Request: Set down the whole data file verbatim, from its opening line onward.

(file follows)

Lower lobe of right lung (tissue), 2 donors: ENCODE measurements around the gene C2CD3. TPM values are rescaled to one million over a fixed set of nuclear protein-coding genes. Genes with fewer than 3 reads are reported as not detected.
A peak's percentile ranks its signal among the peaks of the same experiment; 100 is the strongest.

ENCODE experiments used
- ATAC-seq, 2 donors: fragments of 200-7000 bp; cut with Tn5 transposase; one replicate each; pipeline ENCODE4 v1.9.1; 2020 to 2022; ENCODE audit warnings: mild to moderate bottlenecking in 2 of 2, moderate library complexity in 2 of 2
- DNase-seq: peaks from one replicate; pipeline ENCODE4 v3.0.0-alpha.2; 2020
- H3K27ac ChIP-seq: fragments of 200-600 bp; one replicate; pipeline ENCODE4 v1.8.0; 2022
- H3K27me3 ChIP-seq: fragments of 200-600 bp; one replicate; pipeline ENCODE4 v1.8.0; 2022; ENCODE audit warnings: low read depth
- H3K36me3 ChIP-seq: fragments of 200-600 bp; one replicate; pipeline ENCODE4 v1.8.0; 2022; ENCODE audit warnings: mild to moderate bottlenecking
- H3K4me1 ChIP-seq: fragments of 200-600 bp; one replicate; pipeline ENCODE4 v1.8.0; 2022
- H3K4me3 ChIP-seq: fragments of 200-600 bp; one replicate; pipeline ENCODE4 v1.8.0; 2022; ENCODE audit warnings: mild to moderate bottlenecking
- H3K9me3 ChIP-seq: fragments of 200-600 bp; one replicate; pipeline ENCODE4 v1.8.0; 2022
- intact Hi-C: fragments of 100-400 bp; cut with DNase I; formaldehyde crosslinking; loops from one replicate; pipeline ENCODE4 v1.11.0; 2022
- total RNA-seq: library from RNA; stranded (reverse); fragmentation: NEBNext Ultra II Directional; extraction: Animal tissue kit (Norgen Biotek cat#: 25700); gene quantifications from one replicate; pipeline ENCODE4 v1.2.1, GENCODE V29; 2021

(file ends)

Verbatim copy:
Lower lobe of right lung (tissue), 2 donors: ENCODE measurements around the gene C2CD3. TPM values are rescaled to one million over a fixed set of nuclear protein-coding genes. Genes with fewer than 3 reads are reported as not detected.
A peak's percentile ranks its signal among the peaks of the same experiment; 100 is the strongest.

ENCODE experiments used
- ATAC-seq, 2 donors: fragments of 200-7000 bp; cut with Tn5 transposase; one replicate each; pipeline ENCODE4 v1.9.1; 2020 to 2022; ENCODE audit warnings: mild to moderate bottlenecking in 2 of 2, moderate library complexity in 2 of 2
- DNase-seq: peaks from one replicate; pipeline ENCODE4 v3.0.0-alpha.2; 2020
- H3K27ac ChIP-seq: fragments of 200-600 bp; one replicate; pipeline ENCODE4 v1.8.0; 2022
- H3K27me3 ChIP-seq: fragments of 200-600 bp; one replicate; pipeline ENCODE4 v1.8.0; 2022; ENCODE audit warnings: low read depth
- H3K36me3 ChIP-seq: fragments of 200-600 bp; one replicate; pipeline ENCODE4 v1.8.0; 2022; ENCODE audit warnings: mild to moderate bottlenecking
- H3K4me1 ChIP-seq: fragments of 200-600 bp; one replicate; pipeline ENCODE4 v1.8.0; 2022
- H3K4me3 ChIP-seq: fragments of 200-600 bp; one replicate; pipeline ENCODE4 v1.8.0; 2022; ENCODE audit warnings: mild to moderate bottlenecking
- H3K9me3 ChIP-seq: fragments of 200-600 bp; one replicate; pipeline ENCODE4 v1.8.0; 2022
- intact Hi-C: fragments of 100-400 bp; cut with DNase I; formaldehyde crosslinking; loops from one replicate; pipeline ENCODE4 v1.11.0; 2022
- total RNA-seq: library from RNA; stranded (reverse); fragmentation: NEBNext Ultra II Directional; extraction: Animal tissue kit (Norgen Biotek cat#: 25700); gene quantifications from one replicate; pipeline ENCODE4 v1.2.1, GENCODE V29; 2021